Flax Seeds - Health Benefits, Nutrition Info, Fun Facts
Flax seeds are possibly one of the oldest health foods on earth, with a history going back over 3 thousand years to the Egyptians.
Among their many health benefits flax seeds help reduce risk of cardiovascular disease, lower cholesterol, protect against type II diabetes, fight cancer, and prevent chronic kidney disease.
Most of these benefits come from the omega 3 fatty acids (alpha-linolenic acids) found in flax seeds. Flax also contains a lot of lignans which contribute to all its health benefits. In addition to these two nutrients, flax is also a good source of manganese, thiamin, fiber, magnesium, phosphorus, copper, protein, and selenium.
Read the article below for all the health benefits, nutrition info, and fun facts about flax seeds.
Flax Seeds Health Benefits
1. Flax Seeds Reduce Risk of Cardiovascular Disease
Flax seeds are a great source of Omega 3 fatty acids and lignans, both of which are theorized to have a protective effect on the heart and cardiovascular system (1,2). This is due to Omega 3s and lignans ability to reduce blood pressure, lower cholesterol, lower blood glucose, and even combat the damaging effects of mental stress (3).
2. Flax Seeds Lower Cholesterol
Flax seeds are high in fiber and lignans, both of which help to lower cholesterol and keep blood healthy. On average flax seeds can lower cholesterol by 8-14% (4).
3. Protection against type II Diabetes
The Omega 3 fatty acids, lignans, and dietary fibers in flax seed can help lower blood sugar and reduce the risk of type II diabetes. In one study participants given 10 grams of flax seed powder a day over 1 month reduced fasting glucose by 19.7% and glycated hemoglobin by 15.6% (5).
4. Flax fights against tumors and cancer
Research, primarily on rats, has shown that flax seeds can prevent the growth of colon, breast, skin, and lung tumors (6). Similar to reducing the risk of diabetes, this might be in part to flax's ability to lower blood sugar, insulin, and insulin-like growth factor (IGF1). Flax further fights breast cancer since contains compounds which mimic estrogen, thus blocking estrogen absorption in the body (7).
5. Flax Seeds Help Prevent Chronic Kidney Disease (CKD)
Polyunsaturated fatty acids (PUFAs) have been shown to reduce renal inflamation and fibriosis in animal models (8). Flax seeds are a great source of PUFAs and is specifically a great source of Omega 3 fatty acids, which have been shown to reduce the risk of CKD (9).
Nutrient Info For Flax Seeds
Serving size: 1 oz (~3 tablespoons)Top 10 Nutrients by %DV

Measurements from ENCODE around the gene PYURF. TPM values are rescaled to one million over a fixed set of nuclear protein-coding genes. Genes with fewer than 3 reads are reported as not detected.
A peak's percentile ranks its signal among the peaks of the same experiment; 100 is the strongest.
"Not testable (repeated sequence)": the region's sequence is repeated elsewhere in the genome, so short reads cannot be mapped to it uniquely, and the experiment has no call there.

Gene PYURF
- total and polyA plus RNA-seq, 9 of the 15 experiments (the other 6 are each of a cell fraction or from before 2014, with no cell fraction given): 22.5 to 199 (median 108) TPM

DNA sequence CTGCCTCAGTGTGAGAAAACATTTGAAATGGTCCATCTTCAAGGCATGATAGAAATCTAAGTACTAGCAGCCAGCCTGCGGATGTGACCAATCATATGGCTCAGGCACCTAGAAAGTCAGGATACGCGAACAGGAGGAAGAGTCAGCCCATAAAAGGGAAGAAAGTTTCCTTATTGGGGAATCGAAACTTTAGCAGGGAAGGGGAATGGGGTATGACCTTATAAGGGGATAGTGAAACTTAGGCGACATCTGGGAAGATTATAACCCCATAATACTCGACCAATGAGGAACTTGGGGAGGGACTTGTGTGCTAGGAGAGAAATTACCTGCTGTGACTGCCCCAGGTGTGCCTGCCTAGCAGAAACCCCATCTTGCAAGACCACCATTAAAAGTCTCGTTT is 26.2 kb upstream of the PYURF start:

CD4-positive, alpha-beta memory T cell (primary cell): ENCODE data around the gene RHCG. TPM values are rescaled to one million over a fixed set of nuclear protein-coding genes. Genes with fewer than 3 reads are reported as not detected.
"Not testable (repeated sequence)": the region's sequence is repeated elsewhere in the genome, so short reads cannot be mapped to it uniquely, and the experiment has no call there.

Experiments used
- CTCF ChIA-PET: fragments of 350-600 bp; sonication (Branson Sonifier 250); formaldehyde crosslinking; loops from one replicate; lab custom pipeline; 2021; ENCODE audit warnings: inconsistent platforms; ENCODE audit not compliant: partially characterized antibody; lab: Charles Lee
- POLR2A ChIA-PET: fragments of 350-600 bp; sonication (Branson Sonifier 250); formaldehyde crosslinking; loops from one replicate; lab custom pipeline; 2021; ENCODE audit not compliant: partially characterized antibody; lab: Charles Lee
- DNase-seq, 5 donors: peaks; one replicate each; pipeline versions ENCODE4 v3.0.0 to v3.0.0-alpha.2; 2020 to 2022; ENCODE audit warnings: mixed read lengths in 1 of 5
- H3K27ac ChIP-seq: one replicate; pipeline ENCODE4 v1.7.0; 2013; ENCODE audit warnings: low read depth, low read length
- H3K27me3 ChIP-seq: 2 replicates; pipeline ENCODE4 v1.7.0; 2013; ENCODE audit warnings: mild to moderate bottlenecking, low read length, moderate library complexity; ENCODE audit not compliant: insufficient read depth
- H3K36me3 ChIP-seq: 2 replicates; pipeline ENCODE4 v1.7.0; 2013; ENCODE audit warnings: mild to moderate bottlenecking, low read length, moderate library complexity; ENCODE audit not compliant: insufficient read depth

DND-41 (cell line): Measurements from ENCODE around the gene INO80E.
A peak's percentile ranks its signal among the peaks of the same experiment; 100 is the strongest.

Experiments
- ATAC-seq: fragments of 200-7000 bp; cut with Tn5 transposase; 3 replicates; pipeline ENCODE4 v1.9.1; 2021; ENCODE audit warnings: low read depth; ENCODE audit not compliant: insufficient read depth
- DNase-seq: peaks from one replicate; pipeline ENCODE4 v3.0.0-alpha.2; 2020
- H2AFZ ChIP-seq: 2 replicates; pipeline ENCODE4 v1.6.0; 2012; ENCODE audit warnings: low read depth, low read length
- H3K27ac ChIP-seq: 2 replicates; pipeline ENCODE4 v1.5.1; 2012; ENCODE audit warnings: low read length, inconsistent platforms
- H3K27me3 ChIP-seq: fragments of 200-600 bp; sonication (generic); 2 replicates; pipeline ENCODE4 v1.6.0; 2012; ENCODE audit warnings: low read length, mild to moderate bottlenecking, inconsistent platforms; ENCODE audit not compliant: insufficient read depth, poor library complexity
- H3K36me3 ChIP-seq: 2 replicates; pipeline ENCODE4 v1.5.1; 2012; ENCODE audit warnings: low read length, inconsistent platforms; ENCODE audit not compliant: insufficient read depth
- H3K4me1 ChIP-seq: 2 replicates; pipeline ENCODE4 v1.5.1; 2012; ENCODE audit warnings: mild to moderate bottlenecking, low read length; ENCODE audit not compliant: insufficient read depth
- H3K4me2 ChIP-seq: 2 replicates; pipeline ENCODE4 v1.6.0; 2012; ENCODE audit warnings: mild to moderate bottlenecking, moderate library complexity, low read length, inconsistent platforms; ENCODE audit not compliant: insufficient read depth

- Omega 3s399% AI
- Manganese35% DV
- Vitamin B1 (Thiamin)31% DV
- Fiber31% DV
- Magnesium27% DV
- Fat18% DV
- Phosphorus18% DV
- Copper17% DV
- Protein10% DV
- Selenium10% DV
|Vitamin A, IU||0IU||0%|
Source: USDA National Nutrient Database - Release 28.
See the complete nutrition facts with over 150 nutrients, or the nutrition facts comparison of Flax Seeds vs other foods.
Flax Seeds Fun Facts
- Flax plants are 25% seeds and about 75% leaves and stems.
- The fibers of the flax plant are soft and silken and can be made into cloth, though they do not stretch as much as cotton.
- The use of flax to make fabrics dates back as far as the Egyptians and may have been used even earlier.
- Flax seeds are a gluten free food.
- Flax seeds and flax seed oils were used in Ayurvedic medicine as far back as 1200BC, where it was thought to bring mental and physical endurance, as well as fight against aging. The benefits of flax seed were also known to early Western doctors like Hippocrates, Qantes, and Dioscorides.
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Data Sources and References
- The cardiovascular effects of flaxseed and its omega-3 fatty acid, alpha-linolenic acid
- Flax and flaxseed oil: an ancient medicine & modern functional food
- The effect of flax seed cultivars with differing content of alpha-linolenic acid and lignans on responses to mental stress.
- Cholesterol Lowering Foods
- An open-label study on the effect of flax seed powder (Linum usitatissimum) supplementation in the management of diabetes mellitus.
- Comparative effects of sesame seed lignan and flaxseed lignan in reducing the growth of human breast tumors (mcf-7) at high levels of circulating estrogen in athymic mice.
- Diet-derived polyphenol metabolite enterolactone is a tissue-specific estrogen receptor activator.
- Polyunsaturated fatty acids and renal fibrosis: pathophysiologic link and potential clinical implications.
- Consumption of long-chain n-3 PUFA, α-linolenic acid and fish is associated with the prevalence of chronic kidney disease.